16/03/2011

The Eurozone’s new clothes

By: Thomas Klau


It is a fantastic success that reforming the European Union and its instruments of government has been a process moulded by the spirit of compromise rather than the patterns of revolution or war. We are paying for this great prize of peace with the comparatively small price of fudge and obfuscation, as the current efforts to reform the eurozone’s economic governance show once again. The very term is in fact a misleadingly bland misnomer. Superficially, the reform is about ensuring the dispensation of good economic policy. Fundamentally, it is about the sensible allocation of sovereignty in a core area of our democracies. This highly political task should be a matter of vital concern for all politicians and engaged citizens. It should be left neither to economists nor technocrats, who tend to engage with the constraints of electorally-driven politics the way a prude approaches sexual intercourse.

 

The current European effort to rescue the eurozone ignores three basic truths. First, governments continue to elude the fact that the sovereign debt crisis results from the crisis of the European banking industry and that a rapid solution to the latter is a condition for a good solution to the former. Second, what European leaders are currently contemplating is a set of ludicrously overlapping processes and agreements lacking coherence, transparency, and therefore workability. Third, the system continues to be based on the assumption that the coordination of 17 national policies backed up by rules and sanctions can deliver, when this assumption is patently false.  

 

The first of these three denials of reality has been the object of much informed criticism, not least on this website. The other two have escaped sufficient public scrutiny. Yet a failure of common sense is obvious in both. A Stability Pact made even more complex, a European semester, a competitiveness pact, a Europe 2020 process, reinforced multiannual planning, a European crisis management mechanism, a role for the European Commission, a role for Eurozone heads of government and finance ministers, a role for the European Parliament, a role for national parliaments, a pinch of Herman van Rompuy, a sprinkling of Jean-Claude Juncker, a whiff of Olli Rehn - the system that is emerging threatens be so layered with targets, rules, sanctions and processes and so confusing as to the allocation of powers and responsibilities as to escape the understanding of any voter or even parliamentarian not making its study a full-time occupation. Complexity carried to such excess is undemocratic. In a democracy, it also amounts to a guarantee that the system will not deliver.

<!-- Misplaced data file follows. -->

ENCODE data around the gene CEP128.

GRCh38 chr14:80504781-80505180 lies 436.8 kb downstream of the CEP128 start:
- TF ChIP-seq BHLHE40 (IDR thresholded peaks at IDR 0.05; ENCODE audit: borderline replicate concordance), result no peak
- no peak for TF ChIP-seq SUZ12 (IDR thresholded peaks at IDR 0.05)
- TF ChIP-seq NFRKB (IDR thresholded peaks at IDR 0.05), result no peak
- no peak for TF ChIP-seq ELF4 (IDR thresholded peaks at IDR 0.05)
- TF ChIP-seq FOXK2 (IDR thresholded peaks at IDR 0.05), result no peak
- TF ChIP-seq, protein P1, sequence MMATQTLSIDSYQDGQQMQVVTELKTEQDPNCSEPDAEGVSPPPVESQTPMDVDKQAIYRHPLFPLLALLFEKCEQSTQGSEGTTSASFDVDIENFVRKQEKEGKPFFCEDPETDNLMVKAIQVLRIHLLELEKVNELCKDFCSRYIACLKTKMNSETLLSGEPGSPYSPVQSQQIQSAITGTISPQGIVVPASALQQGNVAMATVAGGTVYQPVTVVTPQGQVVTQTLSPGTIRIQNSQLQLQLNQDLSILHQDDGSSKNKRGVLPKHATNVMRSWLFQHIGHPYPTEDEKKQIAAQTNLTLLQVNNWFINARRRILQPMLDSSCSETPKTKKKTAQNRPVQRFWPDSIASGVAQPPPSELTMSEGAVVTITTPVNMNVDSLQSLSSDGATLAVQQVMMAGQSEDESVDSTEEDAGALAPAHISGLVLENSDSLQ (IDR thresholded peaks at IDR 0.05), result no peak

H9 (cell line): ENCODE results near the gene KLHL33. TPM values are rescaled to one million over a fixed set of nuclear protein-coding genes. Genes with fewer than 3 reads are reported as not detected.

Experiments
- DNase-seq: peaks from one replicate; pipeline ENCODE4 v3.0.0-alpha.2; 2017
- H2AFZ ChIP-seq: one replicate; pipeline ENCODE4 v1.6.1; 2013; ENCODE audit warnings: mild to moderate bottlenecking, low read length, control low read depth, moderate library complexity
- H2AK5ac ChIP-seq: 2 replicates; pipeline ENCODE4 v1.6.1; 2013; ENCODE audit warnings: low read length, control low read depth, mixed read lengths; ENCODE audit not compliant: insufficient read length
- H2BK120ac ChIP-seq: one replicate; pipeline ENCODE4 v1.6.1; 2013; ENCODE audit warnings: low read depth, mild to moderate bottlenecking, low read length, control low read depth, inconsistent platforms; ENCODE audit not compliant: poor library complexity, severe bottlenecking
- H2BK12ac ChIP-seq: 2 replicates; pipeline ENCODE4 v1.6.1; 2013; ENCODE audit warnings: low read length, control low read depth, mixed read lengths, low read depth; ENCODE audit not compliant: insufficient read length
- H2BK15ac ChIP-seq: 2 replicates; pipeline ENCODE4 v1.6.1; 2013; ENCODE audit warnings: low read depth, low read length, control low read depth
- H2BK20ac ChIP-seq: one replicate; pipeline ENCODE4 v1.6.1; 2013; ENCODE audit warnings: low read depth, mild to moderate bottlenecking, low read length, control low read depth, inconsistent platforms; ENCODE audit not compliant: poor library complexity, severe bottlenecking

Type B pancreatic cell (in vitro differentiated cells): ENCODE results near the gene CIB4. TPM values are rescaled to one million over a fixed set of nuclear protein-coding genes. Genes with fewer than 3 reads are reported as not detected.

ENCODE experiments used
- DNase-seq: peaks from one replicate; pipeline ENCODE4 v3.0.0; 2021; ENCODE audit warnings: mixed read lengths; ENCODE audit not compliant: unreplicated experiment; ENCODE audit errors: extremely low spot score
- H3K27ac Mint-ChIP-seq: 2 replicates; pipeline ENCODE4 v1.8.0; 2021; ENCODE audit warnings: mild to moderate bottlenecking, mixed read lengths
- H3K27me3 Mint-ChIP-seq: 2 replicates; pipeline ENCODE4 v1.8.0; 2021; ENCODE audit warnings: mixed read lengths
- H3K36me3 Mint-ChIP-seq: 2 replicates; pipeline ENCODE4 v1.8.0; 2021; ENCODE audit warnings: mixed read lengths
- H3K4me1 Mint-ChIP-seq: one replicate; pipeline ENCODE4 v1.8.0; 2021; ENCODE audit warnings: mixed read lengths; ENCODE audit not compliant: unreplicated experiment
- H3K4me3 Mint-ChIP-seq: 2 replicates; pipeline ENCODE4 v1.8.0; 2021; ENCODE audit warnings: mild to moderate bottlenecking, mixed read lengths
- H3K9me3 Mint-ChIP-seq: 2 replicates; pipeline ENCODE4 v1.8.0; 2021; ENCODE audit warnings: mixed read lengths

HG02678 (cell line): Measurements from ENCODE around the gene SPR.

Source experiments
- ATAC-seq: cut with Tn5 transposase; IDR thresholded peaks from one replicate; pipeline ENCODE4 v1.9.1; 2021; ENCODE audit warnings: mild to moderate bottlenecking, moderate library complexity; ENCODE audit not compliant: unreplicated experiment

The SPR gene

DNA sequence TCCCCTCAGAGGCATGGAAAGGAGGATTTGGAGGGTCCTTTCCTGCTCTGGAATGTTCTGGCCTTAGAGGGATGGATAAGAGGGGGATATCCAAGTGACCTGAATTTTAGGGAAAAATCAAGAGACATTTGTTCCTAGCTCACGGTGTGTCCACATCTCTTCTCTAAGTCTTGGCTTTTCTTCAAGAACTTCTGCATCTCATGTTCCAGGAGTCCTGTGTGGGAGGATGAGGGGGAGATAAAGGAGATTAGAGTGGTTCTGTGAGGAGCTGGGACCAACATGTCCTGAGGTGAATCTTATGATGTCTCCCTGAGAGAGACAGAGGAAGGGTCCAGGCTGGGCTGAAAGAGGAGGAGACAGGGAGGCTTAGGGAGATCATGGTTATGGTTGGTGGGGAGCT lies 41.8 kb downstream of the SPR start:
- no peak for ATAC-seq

Failure in terms of generating a satisfactory policy-mix is all the more inevitable as the reform effort continues to be predicated on the phenomenally naïve assumption that is feasible to coordinate the macroeconomic, budgetary, social and fiscal policies of 17 and more states with different and diverging constitutional practices, political cycles, policy traditions and political cultures. A dispassionate examination of the EU’s experience with coordination leads to a simple observation. It is possible to coordinate policy amongst many member states for a limited period of time as a result of an exceptional effort driven by an emergency. It is also possible to coordinate on a specific issue such as, for instance, the relationship with Iran.

 

It is quite simply impossible to coordinate a large number of complex, often conflicting policies over a wide range of topics for an indefinite period of time between states and governments powerful enough to ignore or break and reframe joint agreements when backed into a political corner – yet this is exactly the hopeless undertaking eurozone leaders once again propose to embark on. To grasp the extent of the absurdity, let us imagine that the states forming the USA would drastically shrink their federal budget, abolish the Treasury, dis-empower Congress and the cabinet, and devise a system to generate sufficient harmony between their macro-economic and budgetary policies through a set of jointly agreed rules and guidelines backed by sanctions. Even with a shared language and the existence of a nationwide debate, we would know the endeavour to be doomed from the start.

 

So why does Europe cling to its suspension of disbelief? The answer is that it cannot bear to face up to reality. If coordination, rules and sanctions, processes and agreements and mechanisms cannot deliver a sound set of policies for the Eurozone over a prolonged period of time,  then the choice must ultimately be between discarding the euro or taking the plunge into a federal structure complete with Eurobonds,  a common set of core policies,  a bigger and more flexible EU budget, and so on. This is definitely not the kind of argument today’s wobbly cast of political leaders are prepared to put to the public. So they will drape their emperor of economic governance in new clothes and give press conferences marvelling at their beauty. We the public can re-read Andersen’s tale and know better.